Starwatch January 2011

The morning sun starts coming earlier in January, but even it can’t upstage Venus. The grande dame of planets opens the second decade of our young century with a dazzling display in the eastern predawn sky.

Revelers who stay up into the wee hours on the 1st—or any day in January, for that matter—will have no trouble spotting it. As the month goes by, S-shaped Scorpius rears above the horizon and slithers past Venus. Can you see the color difference between the white planet and Antares, the scorpion’s red heart? Look on the 16th or 17th, when the two objects will be close and no moon will interfere.

Saturn, in Virgo, is well up in the south at dawn. If you have a small telescope, consider braving the early morning cold to get a glimpse of its rings, which now tilt nearly 10 degrees from horizontal to give the planet a deeper 3-D appearance. If you spot a dark gap in the rings where they curve behind the northwestern edge of the planet’s disc, count yourself lucky; you have just seen Saturn’s shadow.

A recent study suggests that the rings were formed by ice torn from a large moon as it spiraled down into Saturn. If this “lost moon” idea is correct, it could help explain why the rings contain so much ice and so little rock, unlike other solar system bodies like meteors and comets.

Southeast of Saturn, Spica represents an ear of grain in the virgin’s hand. The brightest star in Virgo, Spica actually consists of two stars orbiting each other every four days. The larger has 10 times the mass of our sun and is 12,000 times brighter, while the smaller weighs in at seven times the mass and 1,500 times brighter. Even from a distance of 260 light-years, this caliber of candlepower is enough to make Spica the 15th brightest star in the sky.

Jupiter, second only to Venus in luminosity, is the leading light in the evening sky, shining after nightfall in the southwest. It has company this month in the form of Uranus, a dim giant that you’ll need a small telescope or a steady pair of good binoculars to see. We get our best chance an hour and a half after sunset on the 3rd, when Uranus will be half a degree—one full moon width—to the upper right of Jupiter.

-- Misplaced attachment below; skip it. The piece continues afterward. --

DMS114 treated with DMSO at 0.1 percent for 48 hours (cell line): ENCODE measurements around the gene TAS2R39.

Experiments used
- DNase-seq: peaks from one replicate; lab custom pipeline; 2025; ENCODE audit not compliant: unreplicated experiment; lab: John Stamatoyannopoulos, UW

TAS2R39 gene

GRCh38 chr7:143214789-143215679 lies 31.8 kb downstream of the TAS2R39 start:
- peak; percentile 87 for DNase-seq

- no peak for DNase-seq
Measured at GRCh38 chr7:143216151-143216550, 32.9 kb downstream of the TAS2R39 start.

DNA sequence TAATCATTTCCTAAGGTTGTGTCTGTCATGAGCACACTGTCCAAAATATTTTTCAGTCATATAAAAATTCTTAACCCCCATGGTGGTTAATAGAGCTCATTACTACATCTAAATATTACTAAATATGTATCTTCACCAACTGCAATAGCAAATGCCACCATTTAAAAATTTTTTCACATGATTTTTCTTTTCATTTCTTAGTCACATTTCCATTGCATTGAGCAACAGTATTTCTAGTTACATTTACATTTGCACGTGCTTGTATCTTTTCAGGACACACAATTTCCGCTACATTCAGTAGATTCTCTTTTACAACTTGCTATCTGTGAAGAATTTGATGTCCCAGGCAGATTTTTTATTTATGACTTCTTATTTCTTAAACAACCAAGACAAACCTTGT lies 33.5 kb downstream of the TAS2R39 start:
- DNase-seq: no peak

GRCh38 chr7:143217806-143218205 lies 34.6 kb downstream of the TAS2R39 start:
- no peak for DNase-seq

In the east, the bright winter stars are coming into their own. Sirius, the brightest star in the sky, hangs low in the south in Canis Major, the larger of Orion’s two hunting dogs. Orion himself anchors the knot of familiar constellations that also includes Gemini and Taurus. Below the three stars of Orion’s belt hangs his sword, home of the Orion Nebula, an immense cloud of gas in which stars are being born.

January’s full moon arrives on the 19th. It will be only two hours past perfect fullness when it rises and will shine all night. Algonquin tribes called it the wolf moon, for the hungry howling of the wolves this time of year.

Earth reaches perihelion, its closest approach to the sun, at 12:34 p.m. on the 3rd; at that moment we’ll come a mere 91.4 million miles from our parents star. And speaking of close encounters, University of Minnesota physicists are building instruments for Solar Probe Plus, a NASA spacecraft that will zoom in to a sizzling 4 million miles from the sun. Data from SPP will shed light on why the sun’s corona is so much hotter than its surface and how the corona accelerates ions into the high-speed, 3-D stream of particles known as the solar wind.

The University of Minnesota offers public viewings of the night sky.

For more information and viewing schedules, visit the Twin Cities campus Department of Astronomy: